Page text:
Calculating the costs of producing a new drug requires taking into account a number of complex variables. To ensure that an industry-friendly figure was arrived at, drug makers helped finance the formation of the Tufts University Center for the Study of Drug Development in the mid-1980s. Starting in 1991, a group of economists at the center led by Joseph A. DiMasi have regularly issued estimates of the cost of producing a new drug that inevitably inflate the figures. Thus, according to the Center, the cost of producing a new drug was $114 million in 1991, $802 million in 2001 (or $1 billion in 2013 dollars), and $2.6 billion in 2014.

However, the Tufts estimates make a number of unwarranted assumptions, resulting in an inflated figure that is then promoted by the pharmaceutical industry and its trade association, PhRMA.

The 2014 figure was derived from data provided by 10 pharmaceutical companies based on 106 randomly selected drugs that entered human testing between 1995 and 2007. Information on the study’s methodology is limited to a PowerPoint presentation released by the authors.

The $2.6 billion figure includes both the estimated cost of drug failures and opportunity costs of capital.

“Because the R&D process is marked by substantial technical risks,” says DiMasi, the principal investigator of the study, “the expenditures incurred for many development projects that fail to result in a marketed product, our estimate links the costs of unsuccessful projects to those that are successful in obtaining marketing approval from regulatory authorities.”

The Tufts study arrived at a figure of $1.4 billion for average out-of-pocket costs (including failures). It then doubled the price tag by including $1.2 billion in “time costs,” or returns that investors forgo while the drug is under development. That is, the figure eliminates all financial risk from the equation.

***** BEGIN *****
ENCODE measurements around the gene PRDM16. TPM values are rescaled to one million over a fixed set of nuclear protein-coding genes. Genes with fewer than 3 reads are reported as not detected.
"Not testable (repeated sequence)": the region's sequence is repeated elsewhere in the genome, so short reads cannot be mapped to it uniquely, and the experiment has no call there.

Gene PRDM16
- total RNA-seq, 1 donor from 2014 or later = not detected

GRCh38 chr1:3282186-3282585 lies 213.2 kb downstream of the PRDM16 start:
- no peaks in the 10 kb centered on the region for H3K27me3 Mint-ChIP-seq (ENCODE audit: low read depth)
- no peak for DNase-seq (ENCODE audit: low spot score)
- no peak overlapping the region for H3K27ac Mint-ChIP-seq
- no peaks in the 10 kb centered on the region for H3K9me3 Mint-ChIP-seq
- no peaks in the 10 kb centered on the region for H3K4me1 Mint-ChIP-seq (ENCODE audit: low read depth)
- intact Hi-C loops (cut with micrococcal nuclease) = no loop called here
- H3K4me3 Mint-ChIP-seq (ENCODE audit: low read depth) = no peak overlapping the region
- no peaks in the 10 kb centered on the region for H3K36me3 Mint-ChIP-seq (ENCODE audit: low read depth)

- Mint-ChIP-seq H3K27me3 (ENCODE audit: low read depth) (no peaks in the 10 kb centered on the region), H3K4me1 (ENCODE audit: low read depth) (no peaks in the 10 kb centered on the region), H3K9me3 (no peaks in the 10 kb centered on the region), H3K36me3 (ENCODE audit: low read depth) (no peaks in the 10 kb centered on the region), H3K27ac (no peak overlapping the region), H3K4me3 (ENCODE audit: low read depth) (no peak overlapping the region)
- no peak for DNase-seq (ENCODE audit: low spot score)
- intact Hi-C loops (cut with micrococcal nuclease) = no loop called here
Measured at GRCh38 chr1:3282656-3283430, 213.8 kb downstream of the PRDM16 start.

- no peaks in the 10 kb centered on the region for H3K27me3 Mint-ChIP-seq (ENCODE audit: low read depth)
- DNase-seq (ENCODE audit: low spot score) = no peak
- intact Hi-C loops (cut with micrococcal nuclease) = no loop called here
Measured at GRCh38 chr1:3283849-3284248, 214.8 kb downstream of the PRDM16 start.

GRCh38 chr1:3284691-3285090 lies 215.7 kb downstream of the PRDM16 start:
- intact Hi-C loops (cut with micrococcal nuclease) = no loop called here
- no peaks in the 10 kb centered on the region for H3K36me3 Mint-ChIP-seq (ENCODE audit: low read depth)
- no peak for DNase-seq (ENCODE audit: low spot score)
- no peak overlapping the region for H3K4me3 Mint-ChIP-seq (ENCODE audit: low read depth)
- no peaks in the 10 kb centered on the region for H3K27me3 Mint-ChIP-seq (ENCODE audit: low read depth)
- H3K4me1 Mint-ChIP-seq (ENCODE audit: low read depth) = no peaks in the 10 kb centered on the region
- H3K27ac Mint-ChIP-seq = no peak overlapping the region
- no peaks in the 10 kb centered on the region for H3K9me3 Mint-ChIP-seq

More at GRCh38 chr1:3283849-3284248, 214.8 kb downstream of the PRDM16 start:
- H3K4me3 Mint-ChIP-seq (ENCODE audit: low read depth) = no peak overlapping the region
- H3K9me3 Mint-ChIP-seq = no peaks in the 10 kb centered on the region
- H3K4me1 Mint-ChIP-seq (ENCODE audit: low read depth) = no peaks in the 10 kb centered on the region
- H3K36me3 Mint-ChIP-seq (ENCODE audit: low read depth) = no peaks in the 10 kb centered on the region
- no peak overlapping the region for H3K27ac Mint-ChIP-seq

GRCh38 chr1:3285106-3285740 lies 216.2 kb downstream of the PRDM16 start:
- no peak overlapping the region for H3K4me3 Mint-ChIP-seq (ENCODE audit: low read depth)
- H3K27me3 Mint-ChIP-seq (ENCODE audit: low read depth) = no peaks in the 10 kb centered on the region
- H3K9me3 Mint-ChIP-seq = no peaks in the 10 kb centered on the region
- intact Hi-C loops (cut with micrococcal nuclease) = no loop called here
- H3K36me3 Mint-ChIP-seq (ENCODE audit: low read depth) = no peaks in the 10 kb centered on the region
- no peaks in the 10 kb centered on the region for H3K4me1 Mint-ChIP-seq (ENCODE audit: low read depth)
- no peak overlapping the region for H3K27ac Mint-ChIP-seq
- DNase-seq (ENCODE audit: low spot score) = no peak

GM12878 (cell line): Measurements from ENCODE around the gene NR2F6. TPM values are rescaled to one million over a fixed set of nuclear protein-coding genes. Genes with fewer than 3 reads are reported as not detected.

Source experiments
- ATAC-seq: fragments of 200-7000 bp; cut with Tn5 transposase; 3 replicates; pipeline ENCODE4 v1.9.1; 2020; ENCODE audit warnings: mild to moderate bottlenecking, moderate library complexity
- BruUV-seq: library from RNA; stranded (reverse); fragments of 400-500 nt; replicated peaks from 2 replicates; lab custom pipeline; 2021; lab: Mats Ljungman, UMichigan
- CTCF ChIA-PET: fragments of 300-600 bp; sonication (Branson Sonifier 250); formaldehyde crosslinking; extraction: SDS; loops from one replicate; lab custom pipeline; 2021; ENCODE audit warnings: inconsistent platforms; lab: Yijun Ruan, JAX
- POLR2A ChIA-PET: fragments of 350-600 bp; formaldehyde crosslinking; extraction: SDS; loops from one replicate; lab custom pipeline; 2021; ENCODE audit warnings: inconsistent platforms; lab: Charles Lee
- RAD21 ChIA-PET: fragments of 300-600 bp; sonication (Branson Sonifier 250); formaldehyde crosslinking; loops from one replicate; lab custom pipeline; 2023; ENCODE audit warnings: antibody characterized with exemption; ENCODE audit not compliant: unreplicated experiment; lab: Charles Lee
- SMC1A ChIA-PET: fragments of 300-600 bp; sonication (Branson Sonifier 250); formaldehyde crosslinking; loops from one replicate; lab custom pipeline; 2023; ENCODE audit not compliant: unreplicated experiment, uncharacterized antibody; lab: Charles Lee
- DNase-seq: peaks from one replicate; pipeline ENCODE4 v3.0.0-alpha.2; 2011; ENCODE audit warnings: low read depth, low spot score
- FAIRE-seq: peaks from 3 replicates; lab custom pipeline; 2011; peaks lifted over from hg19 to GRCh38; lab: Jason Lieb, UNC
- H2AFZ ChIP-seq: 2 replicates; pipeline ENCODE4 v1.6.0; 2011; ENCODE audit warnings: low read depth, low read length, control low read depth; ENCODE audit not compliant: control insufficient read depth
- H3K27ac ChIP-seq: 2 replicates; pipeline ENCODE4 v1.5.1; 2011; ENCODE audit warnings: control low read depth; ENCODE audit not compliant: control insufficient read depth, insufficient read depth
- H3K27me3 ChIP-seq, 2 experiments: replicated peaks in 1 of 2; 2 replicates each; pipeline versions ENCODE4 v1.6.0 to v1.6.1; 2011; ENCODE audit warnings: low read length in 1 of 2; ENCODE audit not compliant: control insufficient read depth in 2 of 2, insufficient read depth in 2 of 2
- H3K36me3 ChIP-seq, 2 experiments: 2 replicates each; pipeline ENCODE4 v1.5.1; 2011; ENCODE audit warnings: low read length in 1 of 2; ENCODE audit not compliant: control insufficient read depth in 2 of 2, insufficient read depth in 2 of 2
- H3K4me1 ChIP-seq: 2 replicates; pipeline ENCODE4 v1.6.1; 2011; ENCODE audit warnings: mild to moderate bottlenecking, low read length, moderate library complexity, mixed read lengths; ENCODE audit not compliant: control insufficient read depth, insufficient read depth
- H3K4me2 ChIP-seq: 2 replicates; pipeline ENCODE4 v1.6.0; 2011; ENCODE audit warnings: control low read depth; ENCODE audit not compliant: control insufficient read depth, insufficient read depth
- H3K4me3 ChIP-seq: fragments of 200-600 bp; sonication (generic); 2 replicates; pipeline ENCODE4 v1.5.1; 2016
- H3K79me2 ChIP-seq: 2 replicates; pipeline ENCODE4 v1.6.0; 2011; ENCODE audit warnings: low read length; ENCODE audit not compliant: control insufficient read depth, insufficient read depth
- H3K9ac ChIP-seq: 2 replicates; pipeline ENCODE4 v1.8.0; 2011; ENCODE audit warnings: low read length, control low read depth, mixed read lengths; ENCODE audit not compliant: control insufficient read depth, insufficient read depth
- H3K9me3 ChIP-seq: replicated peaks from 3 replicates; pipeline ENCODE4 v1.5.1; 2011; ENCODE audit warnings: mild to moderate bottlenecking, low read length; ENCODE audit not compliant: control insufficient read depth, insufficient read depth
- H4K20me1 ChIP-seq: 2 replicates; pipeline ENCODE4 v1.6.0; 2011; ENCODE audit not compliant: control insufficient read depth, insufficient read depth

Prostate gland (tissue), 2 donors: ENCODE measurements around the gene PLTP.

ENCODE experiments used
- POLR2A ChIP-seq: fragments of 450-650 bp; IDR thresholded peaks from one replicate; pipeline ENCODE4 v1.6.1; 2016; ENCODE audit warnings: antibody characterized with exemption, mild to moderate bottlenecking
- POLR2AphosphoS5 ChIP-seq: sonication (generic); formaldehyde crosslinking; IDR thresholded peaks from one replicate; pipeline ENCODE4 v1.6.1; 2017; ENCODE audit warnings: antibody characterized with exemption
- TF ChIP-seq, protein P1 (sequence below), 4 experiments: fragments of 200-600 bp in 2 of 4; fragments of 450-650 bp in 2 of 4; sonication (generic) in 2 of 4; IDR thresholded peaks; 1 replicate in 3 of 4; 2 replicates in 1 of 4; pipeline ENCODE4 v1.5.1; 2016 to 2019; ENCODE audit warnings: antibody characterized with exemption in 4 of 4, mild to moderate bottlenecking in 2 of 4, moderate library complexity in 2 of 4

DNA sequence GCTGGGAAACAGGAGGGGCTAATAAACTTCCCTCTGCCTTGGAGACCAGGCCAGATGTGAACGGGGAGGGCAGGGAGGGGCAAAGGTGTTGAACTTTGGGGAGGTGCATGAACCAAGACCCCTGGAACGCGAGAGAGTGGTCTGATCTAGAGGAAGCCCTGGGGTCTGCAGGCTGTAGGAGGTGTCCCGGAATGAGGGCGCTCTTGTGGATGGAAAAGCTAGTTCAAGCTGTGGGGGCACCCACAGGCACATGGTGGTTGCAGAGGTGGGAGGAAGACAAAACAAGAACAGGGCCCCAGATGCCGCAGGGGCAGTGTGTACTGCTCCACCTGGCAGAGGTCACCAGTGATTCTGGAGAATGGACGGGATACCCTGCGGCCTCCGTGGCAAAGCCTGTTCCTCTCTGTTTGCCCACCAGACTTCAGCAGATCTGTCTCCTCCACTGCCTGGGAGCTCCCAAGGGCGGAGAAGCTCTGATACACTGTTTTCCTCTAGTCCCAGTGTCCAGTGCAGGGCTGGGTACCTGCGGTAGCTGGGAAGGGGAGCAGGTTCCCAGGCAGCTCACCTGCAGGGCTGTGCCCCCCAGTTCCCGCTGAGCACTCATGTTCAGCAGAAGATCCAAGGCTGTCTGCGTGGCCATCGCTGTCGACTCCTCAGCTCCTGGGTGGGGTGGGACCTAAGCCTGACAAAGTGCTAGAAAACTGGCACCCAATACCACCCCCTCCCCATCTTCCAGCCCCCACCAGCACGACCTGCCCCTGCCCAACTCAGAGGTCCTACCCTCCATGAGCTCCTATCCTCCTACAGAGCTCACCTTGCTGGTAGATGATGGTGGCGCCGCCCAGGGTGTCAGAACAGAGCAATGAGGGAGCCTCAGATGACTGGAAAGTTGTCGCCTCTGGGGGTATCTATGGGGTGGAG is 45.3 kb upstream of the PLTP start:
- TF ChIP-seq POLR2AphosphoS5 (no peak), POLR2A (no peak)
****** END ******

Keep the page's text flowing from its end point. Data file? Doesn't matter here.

The figure, moreover, ignores the role that public research institutions and universities play in subsidizing much of the basic research that undergirds drug discovery and development. Additionally, the study fails to consider the tax credits and other incentives offered to drug makers working on “orphan diseases.”

Depending on how the companies do their bookkeeping, marketing expenses may also be included in the estimate. Even areas that could be viewed as legitimate R&D expenses, such as clinical trials, are often themselves simply marketing ploys. So-called “seeding trials,” for instance, are clinical trials conducted not to establish the safety or efficacy of a drug, but simply to get physicians used to prescribing it. A particularly egregious example of this practice by the pharmaceutical company Parke-Davis (now a subsidiary Pfizer) was highlighted in a 2011 article in the journal Archives of Internal Medicine, which reassessed the company’s “study” of the seizure drug Neurontin.

While the Tufts figure continues to be touted as a justification for high drug prices, the pharmaceutical industry maintains the highest profit margins of any industrial sector (including banking), with an average of 20 percent in 2013, according to the BBC. That year, drug maker Pfizer reported a 42 percent profit margin, while Hoffman-La Roche, AbbVie, GlaxoSmithKline (GSK) and Eli Lilly all saw profit margins of 20 percent or more.

An analysis of the corporate filings of the 11 largest drug makers between 2003 and 2012 by the lobbying group Health Care for America Now (HCAN) found that these drug companies pulled in $711.4 billion in profits over the course of 10 years. In 2012, the companies made $83.9 billion in profits, a 62 percent increase over the 2003 figure.